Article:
Next up on the agenda for the actress is a role in Simon Curtis’ “Goodbye Christopher Robin,” as well as an unannounced role in the much-anticipated “Han Solo” spinoff with Alden Ehrenreich.

Another strong female lead actress in the potential comedy nomination pot is Kathryn Hahn, who plays the lead role of Chris in the Amazon show “I Love Dick.”

Hahn said her involvement with the show began while she was filming “Transparent,” and creator Jill Soloway expressed a desire to collaborate further with her. The two had also previously worked together on Soloway’s feature film debut, “Afternoon Delight.”

“Jill mentioned a couple of books that she was thinking about adapting, and she asked me to take a look at them and see if any of them spoke to me personally,” Hahn recounts. “One of the titles was ‘I Love Dick.’ I immediately read that one first. I knew nothing about it except being attracted by the title, and when I started reading it I completely devoured it. I was flabbergasted that I had never been exposed to it before.”

Hahn previously worked with Jill Soloway on “Transparent” and “Afternoon Delight.”


Hahn says the character of Chris, a failing filmmaker and artist based in New York, is “maddening , hilarious, sexy, emotional and hungry,” all at the same time, and that this “delicious combination” was too hard to resist.

When the viewer first meets Chris, she is struggling for creative success. Hahn says her character is lacking an audience for her work, and is trying to find her voice. Her upbringing helped her relate to Chris’ inability to “find an addressee.”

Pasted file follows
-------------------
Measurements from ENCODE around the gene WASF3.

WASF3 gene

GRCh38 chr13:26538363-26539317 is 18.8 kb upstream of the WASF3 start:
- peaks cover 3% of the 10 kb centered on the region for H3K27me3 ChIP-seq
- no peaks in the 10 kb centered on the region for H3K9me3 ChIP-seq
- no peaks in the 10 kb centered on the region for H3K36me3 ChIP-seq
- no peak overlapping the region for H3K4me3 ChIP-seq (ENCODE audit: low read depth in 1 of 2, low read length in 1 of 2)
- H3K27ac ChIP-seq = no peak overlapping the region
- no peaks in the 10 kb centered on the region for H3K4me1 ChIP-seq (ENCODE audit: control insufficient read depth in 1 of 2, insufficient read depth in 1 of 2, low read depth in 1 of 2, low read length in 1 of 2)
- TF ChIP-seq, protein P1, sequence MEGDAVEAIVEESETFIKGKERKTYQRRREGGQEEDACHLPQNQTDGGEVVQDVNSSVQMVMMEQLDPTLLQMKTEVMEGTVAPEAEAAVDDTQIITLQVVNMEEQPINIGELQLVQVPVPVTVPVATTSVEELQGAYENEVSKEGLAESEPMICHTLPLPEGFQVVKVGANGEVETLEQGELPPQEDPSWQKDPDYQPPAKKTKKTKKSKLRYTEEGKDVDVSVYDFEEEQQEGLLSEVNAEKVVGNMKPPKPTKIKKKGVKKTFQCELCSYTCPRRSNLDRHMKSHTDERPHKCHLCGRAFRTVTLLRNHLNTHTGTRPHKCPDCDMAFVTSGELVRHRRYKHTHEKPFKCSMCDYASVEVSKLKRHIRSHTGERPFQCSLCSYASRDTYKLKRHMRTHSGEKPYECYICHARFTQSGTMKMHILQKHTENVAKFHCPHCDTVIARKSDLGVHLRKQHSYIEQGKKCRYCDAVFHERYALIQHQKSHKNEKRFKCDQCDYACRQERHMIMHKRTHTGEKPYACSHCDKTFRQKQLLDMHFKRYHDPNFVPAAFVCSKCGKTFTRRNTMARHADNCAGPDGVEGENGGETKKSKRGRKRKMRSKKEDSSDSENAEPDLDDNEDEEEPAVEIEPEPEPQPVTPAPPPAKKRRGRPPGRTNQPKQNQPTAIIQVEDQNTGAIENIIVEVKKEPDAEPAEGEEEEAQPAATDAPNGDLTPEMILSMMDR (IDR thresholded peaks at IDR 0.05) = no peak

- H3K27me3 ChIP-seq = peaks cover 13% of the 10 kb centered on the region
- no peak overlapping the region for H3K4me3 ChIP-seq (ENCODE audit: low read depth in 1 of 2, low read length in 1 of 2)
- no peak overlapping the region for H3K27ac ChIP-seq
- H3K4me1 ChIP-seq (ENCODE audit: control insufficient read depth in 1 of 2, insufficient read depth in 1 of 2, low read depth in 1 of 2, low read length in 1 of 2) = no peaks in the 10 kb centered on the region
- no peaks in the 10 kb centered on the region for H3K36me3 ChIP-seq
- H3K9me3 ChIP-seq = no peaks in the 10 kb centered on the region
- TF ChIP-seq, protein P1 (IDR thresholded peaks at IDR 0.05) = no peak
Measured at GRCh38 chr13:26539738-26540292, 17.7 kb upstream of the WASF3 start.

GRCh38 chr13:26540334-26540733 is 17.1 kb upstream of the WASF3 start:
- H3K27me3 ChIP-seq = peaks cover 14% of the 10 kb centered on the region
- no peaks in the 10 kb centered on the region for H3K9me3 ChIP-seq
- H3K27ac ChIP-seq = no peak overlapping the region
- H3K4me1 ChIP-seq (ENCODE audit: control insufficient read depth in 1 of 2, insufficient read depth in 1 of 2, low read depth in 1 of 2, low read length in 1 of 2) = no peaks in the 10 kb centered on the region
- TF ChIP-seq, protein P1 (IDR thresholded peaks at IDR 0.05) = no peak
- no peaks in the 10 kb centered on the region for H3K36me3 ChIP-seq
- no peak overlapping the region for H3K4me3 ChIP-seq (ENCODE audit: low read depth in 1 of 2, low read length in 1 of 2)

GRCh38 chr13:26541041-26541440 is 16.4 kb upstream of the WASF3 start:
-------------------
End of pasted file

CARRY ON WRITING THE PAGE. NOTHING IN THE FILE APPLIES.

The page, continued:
“I was brought up to think that good equals quiet and obedient. I got good grades, I wore uniforms I did everything right, and so I identified with this woman standing up and saying, ‘I’m gonna be loud, I’m gonna own all of my huge, messy emotions, and I’m not gonna apologize or feel shame or guilt for feeling them,’ ” Hahn says.

When she meets Dick (Kevin Bacon), Chris is finally able to use her feelings as a muse for her material.

While Hahn says she and Bacon took most of their scenes seriously to try and recreate a serious relationship, her experience working with Griffin Dunne, who plays Chris’ husband, Sylvere, was much more loose.

“Griffin and I had a really easy, improvisational comedy between us, and it was important for that marriage to have stakes in it, because otherwise it would be a woman wandering from her marriage, but obviously there’s an affection between the two of them so the stakes are that much more complicated and higher,” Hahn says.